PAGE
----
2. Don’t stay on the surface – explore your assumptions. The most frustrating group discussions are those where every participant assumes that the others share their assumptions while that is not the case. Talking about influence for example, let’s say I assume influence comes from being rich and you assume influence comes from having the best ideas. If we try to develop a strategy for becoming more influential together without ever looking at these assumptions, I will find your approaches unbearably naive and you will find me terribly cynical and all we get out of this is increased frustration and disrespect for each other. When we set up influence towers while doing a Net-Map, group members often have the most heated debate around the question of “What makes someone influential”. But these debates are heated in a good way, they are engaged because they point to the heart of the matter. And as participants unearth their assumptions, they show “where they are coming from” and start connecting to each others way of thinking in a more constructive way.

3. The fact that I am right doesn’t mean that you are wrong. Now this is the most difficult and the most rewarding challenge of developing a group brain. It means achieving true inspiration by breaking down the boundaries between my way and your way of thinking. We are trained in the kind of debate where we want to win, where, while I listen to you I make a list of counter arguments in my head to see how I can beat you. Try holding this thought in your brain instead: “We can disagree and both be right.” Feels a bit painful? Especially if this is about an issue you deeply care about… Sure, because what you feel is the crumbling of walls between you and the person you disagree with, and walls give you such a great sense of security.You know who you are and what you stand for. But they are also really in the way if you want to see what the world looks like.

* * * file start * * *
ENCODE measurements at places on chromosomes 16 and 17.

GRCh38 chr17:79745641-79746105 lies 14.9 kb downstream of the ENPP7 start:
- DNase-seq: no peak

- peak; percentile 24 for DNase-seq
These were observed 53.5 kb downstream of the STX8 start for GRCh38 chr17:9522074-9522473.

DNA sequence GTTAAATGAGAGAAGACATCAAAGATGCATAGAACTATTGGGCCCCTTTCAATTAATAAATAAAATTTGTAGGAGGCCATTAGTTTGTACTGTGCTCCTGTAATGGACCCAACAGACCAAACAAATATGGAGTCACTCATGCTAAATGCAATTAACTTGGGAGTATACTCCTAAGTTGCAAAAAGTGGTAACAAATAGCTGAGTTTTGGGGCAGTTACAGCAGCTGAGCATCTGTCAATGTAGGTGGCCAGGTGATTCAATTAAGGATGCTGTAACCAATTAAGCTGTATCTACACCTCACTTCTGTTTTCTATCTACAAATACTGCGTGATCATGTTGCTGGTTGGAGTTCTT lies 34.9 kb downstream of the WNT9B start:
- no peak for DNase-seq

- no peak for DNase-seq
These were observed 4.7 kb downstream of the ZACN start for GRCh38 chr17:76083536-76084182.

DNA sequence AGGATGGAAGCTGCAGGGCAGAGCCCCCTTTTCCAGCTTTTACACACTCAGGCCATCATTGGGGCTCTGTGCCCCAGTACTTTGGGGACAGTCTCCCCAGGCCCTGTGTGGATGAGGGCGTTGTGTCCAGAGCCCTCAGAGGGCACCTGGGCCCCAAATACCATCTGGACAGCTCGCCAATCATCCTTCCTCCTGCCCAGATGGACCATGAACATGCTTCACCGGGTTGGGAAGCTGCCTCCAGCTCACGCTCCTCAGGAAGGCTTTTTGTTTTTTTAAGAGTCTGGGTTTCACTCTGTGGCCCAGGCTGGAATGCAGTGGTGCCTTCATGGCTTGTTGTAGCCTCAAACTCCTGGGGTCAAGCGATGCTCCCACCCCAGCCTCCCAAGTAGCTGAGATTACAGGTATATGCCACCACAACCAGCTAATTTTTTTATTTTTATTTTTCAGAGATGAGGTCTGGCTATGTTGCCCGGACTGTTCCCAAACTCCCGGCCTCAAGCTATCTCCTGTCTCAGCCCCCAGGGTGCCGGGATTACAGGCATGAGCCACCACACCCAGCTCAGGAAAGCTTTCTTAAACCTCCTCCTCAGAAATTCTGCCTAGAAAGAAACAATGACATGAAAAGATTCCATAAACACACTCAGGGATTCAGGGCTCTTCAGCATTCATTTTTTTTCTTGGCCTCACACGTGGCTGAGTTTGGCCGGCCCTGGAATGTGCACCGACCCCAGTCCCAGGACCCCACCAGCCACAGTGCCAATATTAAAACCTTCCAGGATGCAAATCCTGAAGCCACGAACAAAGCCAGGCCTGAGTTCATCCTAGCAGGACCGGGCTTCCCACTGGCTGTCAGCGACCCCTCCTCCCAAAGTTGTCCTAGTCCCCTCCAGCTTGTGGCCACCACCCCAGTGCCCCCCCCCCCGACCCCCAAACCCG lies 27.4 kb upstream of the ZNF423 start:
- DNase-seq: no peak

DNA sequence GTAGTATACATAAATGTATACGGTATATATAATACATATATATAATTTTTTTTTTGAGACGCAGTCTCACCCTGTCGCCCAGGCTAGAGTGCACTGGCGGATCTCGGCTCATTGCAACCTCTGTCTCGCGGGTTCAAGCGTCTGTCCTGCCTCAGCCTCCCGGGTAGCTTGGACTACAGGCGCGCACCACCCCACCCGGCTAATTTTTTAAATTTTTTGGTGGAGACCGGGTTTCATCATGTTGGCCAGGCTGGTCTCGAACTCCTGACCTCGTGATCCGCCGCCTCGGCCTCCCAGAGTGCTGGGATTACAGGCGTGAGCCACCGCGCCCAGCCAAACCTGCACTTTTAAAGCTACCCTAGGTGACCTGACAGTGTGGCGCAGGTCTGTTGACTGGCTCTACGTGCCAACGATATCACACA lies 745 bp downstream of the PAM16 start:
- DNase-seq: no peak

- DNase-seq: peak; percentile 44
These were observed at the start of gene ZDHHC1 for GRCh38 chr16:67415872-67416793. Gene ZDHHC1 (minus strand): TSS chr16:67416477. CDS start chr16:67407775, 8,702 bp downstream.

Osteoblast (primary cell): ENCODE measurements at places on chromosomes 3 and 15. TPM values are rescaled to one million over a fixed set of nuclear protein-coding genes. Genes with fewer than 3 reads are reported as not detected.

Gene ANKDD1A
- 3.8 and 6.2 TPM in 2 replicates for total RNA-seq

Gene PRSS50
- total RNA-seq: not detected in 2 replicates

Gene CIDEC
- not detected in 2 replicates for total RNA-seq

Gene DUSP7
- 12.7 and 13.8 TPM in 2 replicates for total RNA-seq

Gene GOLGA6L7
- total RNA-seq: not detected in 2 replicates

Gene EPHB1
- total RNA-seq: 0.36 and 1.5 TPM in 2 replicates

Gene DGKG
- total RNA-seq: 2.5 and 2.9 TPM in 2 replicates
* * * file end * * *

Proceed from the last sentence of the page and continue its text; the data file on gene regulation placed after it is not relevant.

In the groups I work with people tend to have very strong assumptions about what makes someone influential over a certain issue. Alone each of them will focus on one strategy and gather more money, learning, connections, black-mail material or whatever they think makes them influential. And they will tend to form coalitions with people who follow the same strategies, built on the same assumptions because this is just so comfortable (Isn’t it funny how we think a person is so clever when what we actually observe is just that they share our assumptions about the world?). If a group can learn to entertain the thought that I can be right and you can be right even though we disagree, they can start seeing that different people in their system gained their power through different means. And that an influencer coalition that combines these different influence sources can be so much more powerful than one that only includes one and fights with everyone else. Sure, you have to see where your boundaries are and maybe you don’t want to start collecting black-mail material… not because it doesn’t make you influential but because you don’t agree with it on ethical grounds.